It Is Impossible For Us Not to Speak

The Lineamenta for last year’s Synod of Bishops (for those who may be unfamiliar with that term, a limeamenta is a text written in preparation for a General Assembly of the Synod of Bishops) reminds us that we can transmit the Gospel to others only on the basis of our own personal encounter with Christ. In simple terms, we can’t share what we don’t have. We can’t effectively evangelize others unless we ourselves have been touched by Christ.

And if we have been touched by Christ, we can’t help but share it. That truth is illustrated in today’s first Mass reading, which is taken from the early part of The Acts of the Apostles, a book from which we hear each year in the Easter season. In today’s reading, the leaders, elders and scribes are upset at the boldness of Peter and John in proclaiming the Gospel and they want to put an end to the spread of the message of Christ. So they bring Peter and John before the Sanhedrin and order them not to speak or teach in the name of Jesus. However, Peter and John, in no uncertain terms, proclaim: “Whether it is right in the sight of God for us to obey you rather than God, you be the judges. It is impossible for us not to speak about what we have seen and heard.”

It is impossible for us not to speak about what we have seen and heard.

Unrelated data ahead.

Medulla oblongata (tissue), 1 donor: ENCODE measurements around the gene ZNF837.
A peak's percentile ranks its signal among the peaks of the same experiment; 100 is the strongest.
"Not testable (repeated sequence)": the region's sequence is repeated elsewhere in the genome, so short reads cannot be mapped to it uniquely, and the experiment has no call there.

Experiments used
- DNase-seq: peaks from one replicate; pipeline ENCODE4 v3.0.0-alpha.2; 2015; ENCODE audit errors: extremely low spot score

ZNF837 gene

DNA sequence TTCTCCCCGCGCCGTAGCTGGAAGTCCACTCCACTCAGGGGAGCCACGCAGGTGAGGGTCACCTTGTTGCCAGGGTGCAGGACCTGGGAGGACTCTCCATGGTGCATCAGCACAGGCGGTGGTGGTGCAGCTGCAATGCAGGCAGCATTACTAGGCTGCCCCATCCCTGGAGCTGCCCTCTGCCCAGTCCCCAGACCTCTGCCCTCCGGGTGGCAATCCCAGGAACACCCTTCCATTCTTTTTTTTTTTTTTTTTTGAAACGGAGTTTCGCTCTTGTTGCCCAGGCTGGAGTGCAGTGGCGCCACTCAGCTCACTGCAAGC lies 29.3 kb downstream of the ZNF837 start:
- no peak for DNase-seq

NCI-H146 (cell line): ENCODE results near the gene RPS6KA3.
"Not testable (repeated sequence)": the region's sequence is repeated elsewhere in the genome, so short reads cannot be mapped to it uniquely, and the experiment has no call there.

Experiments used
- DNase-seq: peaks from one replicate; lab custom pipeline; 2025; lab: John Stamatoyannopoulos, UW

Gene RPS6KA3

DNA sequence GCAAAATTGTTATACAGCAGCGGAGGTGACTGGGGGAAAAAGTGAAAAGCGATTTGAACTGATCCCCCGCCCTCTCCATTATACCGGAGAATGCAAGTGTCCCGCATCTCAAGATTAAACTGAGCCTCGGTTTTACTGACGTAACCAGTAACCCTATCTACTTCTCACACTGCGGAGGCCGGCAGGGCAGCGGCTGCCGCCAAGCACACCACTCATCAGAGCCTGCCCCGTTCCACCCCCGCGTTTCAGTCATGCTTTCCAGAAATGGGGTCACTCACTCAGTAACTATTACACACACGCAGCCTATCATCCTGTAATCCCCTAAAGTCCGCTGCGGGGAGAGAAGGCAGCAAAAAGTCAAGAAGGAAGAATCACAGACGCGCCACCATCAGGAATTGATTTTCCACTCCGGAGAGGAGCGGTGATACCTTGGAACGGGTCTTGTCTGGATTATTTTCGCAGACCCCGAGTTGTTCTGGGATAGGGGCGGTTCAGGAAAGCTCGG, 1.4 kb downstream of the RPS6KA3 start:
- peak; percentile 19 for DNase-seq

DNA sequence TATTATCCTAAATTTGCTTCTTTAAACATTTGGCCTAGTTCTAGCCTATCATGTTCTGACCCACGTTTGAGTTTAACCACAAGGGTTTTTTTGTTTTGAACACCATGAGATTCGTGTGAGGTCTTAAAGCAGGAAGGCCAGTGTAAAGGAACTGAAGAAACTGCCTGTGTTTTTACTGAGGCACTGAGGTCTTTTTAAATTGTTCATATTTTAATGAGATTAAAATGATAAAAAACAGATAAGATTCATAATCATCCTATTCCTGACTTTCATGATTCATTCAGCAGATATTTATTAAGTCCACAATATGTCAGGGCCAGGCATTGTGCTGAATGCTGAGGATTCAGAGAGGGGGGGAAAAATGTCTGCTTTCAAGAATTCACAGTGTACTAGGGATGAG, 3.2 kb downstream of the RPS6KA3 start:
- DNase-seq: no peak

When I read those lines, I think of the feeling I have at the end of a retreat (and that I hope the women here with me this weekend feel by the end of our time together tomorrow). I come to the end of a retreat, filled with all of the blessings of the experience, overflowing with joy, and marveling about how great God has been to me. And I have the burning desire to climb to the highest mountain and yell out to all the world, Hey, don’t you know what is going on here? Can’t you see that (in the words of the Hopkins poem) all the world is charged with the grandeur of God?

That is the urge that I think Peter and John are expressing. Once we’ve experienced God, we can’t not share what we have seen and heard. For me, that urge prompted me to become a spiritual director and retreat leader. For others, it plays out in a different way. But however it plays out, it is impossible for us not to speak about what we have seen and heard. When we experience God, we are changed and I think it is impossible for us to sound any way other than passionate about a deep experience of God.

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